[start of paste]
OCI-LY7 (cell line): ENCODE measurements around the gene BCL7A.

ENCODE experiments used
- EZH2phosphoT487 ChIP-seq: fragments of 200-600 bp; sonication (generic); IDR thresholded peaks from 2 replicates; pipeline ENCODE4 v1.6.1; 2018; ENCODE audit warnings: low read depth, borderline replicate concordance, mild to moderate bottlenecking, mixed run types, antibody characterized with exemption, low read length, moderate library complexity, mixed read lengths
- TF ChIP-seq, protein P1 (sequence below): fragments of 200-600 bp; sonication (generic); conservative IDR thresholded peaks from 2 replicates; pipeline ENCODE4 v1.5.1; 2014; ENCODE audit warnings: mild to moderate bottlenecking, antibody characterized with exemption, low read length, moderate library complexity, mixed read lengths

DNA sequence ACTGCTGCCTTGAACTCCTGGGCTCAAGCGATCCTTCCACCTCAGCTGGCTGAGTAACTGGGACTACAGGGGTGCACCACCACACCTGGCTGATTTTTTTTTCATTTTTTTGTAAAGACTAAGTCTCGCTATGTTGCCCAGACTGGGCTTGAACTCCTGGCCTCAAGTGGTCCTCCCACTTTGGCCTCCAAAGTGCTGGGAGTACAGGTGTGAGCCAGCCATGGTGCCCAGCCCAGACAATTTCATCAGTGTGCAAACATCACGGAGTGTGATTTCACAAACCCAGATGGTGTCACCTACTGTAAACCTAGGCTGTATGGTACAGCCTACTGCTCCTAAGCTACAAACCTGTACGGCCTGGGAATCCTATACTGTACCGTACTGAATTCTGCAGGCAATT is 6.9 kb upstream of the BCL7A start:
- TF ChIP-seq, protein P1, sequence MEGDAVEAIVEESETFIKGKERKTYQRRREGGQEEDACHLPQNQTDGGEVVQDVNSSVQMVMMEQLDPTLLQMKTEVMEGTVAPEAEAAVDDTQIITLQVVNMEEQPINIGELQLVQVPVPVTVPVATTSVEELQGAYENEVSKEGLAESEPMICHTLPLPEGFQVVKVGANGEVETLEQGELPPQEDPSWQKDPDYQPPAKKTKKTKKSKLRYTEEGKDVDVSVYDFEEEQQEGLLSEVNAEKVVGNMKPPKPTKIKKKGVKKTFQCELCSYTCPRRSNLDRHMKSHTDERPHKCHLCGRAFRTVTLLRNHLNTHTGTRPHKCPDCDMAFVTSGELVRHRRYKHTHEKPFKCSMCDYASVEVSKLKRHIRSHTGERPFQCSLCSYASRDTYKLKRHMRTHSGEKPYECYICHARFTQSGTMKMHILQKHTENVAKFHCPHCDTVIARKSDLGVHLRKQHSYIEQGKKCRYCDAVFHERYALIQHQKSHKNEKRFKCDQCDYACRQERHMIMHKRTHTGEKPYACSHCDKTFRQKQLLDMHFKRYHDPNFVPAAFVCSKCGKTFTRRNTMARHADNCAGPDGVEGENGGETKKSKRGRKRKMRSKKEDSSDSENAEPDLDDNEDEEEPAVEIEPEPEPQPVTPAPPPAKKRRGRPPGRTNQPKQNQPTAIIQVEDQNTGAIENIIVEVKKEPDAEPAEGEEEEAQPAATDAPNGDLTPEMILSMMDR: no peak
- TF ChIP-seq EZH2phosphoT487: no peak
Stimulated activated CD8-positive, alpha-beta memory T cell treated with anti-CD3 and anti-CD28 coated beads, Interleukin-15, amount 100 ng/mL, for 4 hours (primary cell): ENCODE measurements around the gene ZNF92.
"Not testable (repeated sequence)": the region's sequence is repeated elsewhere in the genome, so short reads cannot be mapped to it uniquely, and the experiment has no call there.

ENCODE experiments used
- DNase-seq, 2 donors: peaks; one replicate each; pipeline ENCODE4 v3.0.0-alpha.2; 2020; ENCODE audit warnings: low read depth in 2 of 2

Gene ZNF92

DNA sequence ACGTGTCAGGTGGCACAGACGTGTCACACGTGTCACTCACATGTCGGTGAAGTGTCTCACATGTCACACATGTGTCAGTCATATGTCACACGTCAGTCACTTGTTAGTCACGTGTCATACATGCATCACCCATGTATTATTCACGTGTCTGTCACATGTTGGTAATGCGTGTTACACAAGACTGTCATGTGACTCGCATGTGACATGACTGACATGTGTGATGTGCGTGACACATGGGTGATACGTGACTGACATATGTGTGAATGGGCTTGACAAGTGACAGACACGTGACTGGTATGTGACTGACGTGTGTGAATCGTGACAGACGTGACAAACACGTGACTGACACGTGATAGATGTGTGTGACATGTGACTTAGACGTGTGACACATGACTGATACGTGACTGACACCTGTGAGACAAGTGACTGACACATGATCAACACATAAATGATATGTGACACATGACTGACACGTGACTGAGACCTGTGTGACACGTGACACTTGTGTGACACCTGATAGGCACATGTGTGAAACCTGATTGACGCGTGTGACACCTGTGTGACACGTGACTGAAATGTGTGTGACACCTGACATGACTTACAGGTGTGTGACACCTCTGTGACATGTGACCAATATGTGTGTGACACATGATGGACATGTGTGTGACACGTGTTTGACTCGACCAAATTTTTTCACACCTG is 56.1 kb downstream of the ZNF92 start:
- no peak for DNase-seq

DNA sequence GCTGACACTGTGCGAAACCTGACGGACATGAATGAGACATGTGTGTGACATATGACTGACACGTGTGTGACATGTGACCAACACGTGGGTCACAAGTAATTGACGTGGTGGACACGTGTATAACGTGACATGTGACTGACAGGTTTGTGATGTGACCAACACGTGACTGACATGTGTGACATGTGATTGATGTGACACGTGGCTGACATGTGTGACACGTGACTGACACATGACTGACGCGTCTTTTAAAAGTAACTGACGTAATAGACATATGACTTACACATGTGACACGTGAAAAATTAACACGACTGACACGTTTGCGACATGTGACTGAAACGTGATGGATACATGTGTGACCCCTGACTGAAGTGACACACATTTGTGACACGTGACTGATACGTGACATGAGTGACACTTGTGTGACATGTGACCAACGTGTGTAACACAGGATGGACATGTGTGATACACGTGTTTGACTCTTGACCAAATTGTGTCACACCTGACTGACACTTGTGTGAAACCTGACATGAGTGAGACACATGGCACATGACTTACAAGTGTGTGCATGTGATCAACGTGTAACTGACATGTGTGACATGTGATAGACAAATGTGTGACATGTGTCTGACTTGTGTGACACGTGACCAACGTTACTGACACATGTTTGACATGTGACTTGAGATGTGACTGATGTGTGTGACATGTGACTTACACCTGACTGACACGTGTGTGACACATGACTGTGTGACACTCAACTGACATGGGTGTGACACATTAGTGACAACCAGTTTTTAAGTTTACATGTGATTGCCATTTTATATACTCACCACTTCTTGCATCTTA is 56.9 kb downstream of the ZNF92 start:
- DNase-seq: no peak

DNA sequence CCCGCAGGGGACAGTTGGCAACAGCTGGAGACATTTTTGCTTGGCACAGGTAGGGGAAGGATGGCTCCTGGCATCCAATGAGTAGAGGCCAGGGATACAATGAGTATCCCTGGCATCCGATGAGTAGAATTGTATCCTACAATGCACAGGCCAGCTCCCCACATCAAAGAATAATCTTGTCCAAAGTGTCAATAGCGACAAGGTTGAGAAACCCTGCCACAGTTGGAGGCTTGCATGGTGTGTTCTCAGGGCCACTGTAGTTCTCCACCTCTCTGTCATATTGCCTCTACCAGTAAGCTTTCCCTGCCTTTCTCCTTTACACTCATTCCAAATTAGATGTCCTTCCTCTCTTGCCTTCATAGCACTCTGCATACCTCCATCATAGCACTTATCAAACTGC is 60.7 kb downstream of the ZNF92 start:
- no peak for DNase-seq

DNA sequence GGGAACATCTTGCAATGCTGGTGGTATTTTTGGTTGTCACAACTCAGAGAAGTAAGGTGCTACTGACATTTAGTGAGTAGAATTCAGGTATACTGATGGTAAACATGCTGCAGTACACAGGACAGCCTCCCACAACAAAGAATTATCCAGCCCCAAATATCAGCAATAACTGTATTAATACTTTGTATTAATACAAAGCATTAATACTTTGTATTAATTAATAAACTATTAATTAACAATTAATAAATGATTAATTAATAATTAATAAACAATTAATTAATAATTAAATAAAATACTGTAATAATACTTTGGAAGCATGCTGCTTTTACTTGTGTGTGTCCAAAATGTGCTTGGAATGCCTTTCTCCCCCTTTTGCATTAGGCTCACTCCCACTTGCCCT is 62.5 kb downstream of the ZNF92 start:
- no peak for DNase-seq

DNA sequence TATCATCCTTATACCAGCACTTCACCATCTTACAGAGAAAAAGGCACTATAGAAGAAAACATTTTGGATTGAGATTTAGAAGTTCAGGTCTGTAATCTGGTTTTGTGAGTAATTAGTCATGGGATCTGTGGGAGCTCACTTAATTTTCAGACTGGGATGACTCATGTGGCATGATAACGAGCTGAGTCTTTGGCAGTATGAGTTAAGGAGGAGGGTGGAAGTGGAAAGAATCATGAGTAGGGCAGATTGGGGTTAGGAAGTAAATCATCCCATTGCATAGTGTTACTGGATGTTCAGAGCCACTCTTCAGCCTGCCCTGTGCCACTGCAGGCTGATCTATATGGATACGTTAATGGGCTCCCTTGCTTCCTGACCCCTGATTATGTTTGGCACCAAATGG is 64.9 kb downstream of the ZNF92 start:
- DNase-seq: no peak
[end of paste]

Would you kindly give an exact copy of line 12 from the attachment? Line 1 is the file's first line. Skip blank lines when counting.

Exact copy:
Gene ZNF92